July 2, 2016

"Hand-Drawn" Images in PowerPoint

Everybody loves hand-drawn assets, but not everyone can draw that well, right? Nope. In fact, with PowerPoint you can easily start making hand-drawn images like a pro. You don't even need to have mad mouse skills or any special skills other than a little bit of patience.

The trick is to use standard shapes and then edit points to make them slightly uneven and imperfect. Like this:

Hand-edited from a standard speech bubble. 

The image above was created by using an "oval callout" and a "curve" shapes. Take a look at the whole process (it doesn't take long) below:

Some of the points I'd highlight as keys to your success:

  • Increase line thickness. In this case I used 6 to 7 points line thickness. This way the lines look bulkier and feel like they've been drawn with a marker. 
  • In Line properties, set "Cap type" (the way the end of the line looks) "Join type" (the way the outside corners of your shape look like) to "round". This will add some smoothness to your shape.
  • Since it's practically impossible to make a long straight line by hand, make sure to make any straight lines uneven - even a little bit helps (at the end of the post I've added an image of a "hand-drawn" iPhone for your inspiration).
  • Be creative when you "mess up" the shape. Don't hesitate to create copies in different stages of editing and then choose the one that you feel is best. For instance, you'll notice that in the images my speech bubble is even more rounded and uneven than in the video. After recording the video, I didn't particularly like the sharpness of the tail and softened/curved it a bit more.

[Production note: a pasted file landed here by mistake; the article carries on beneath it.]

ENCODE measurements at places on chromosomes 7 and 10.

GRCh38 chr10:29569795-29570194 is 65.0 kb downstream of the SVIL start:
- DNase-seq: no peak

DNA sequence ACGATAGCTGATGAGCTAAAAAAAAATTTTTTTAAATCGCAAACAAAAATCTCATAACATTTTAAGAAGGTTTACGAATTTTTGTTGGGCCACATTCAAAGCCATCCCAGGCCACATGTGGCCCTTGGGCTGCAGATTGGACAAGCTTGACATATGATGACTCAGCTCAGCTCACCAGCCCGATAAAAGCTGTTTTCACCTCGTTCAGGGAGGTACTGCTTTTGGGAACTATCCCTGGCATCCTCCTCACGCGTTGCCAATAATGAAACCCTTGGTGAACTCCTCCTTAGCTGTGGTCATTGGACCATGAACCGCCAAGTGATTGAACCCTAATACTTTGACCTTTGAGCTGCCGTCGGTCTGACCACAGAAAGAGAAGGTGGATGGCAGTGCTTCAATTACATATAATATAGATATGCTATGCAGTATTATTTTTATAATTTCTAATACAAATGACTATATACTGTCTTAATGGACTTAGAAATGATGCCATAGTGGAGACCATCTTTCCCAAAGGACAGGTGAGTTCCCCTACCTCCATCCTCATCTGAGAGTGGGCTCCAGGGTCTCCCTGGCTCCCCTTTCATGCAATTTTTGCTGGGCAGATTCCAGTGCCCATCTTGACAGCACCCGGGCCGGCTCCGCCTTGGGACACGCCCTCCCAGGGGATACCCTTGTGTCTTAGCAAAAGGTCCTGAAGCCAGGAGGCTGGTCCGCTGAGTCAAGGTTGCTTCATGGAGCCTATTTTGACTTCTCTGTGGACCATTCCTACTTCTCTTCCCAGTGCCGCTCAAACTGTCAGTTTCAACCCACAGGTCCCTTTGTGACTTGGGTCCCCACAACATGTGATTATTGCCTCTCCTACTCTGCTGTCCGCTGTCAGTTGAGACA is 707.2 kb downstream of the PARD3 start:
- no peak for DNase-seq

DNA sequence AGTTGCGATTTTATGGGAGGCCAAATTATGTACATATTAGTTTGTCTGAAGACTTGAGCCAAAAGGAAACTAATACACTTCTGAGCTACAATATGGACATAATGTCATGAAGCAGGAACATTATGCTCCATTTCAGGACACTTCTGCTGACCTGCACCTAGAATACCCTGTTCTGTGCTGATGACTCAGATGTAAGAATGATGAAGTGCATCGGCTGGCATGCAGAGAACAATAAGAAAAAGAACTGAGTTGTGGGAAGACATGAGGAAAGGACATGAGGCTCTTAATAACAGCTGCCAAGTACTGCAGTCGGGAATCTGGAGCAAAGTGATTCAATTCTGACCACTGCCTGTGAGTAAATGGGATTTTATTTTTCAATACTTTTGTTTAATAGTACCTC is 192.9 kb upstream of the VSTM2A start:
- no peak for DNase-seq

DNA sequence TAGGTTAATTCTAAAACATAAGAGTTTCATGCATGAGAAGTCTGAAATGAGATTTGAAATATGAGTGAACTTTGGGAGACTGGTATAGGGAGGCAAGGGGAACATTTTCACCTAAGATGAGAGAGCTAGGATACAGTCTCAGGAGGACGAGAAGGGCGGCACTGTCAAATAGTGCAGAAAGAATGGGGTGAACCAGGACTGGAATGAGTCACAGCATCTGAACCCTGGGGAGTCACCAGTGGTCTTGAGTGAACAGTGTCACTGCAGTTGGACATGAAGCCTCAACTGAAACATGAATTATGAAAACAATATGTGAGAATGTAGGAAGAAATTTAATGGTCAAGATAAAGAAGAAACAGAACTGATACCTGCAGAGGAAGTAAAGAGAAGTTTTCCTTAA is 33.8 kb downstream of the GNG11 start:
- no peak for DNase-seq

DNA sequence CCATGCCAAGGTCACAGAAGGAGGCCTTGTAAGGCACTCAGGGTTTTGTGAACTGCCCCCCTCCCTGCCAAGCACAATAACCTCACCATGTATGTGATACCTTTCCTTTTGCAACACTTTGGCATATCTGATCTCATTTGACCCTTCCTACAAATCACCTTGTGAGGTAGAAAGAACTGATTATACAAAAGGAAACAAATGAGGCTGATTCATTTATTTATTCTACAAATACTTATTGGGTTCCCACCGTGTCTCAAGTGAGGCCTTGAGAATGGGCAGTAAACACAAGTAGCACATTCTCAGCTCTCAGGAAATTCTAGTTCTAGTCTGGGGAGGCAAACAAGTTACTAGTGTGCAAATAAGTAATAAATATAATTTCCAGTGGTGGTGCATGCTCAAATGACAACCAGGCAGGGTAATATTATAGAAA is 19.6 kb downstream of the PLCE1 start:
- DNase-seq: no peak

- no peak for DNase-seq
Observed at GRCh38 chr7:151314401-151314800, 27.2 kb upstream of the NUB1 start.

• Quite obvious, but don't forget to use a font that looks like handwriting and matches the style of your drawing. In the image below I've provided two examples of well-matched and not so well-matched fonts:
Good and bad.

The font examples on the rights are too calligraphic, even and elegant, particularly the top-right example, therefore, they do not match the hand-drawn style of the speech bubble. The fonts on the left are a better match in this case.

In the video I'm using the font created from my own handwriting, which I made using http://www.myscriptfont.com/ It was suprisingly easy and took me only two attempts. The end results isn't perfect as kerning can be rather weird sometimes, but for informal projects it works great.

Overall, it's remarkably easy to create "hand-drawn" shapes in PowerPoint - you are limited only by your imagination. In addition, you can try working with white outlines of dark background as in the example below:

If you try this out and feel that you're not very good at it - don't despair, as the quiality comes with practice. You can study existing hand-drawn drawings, create your own sketches and experiment in PowerPoint to become better.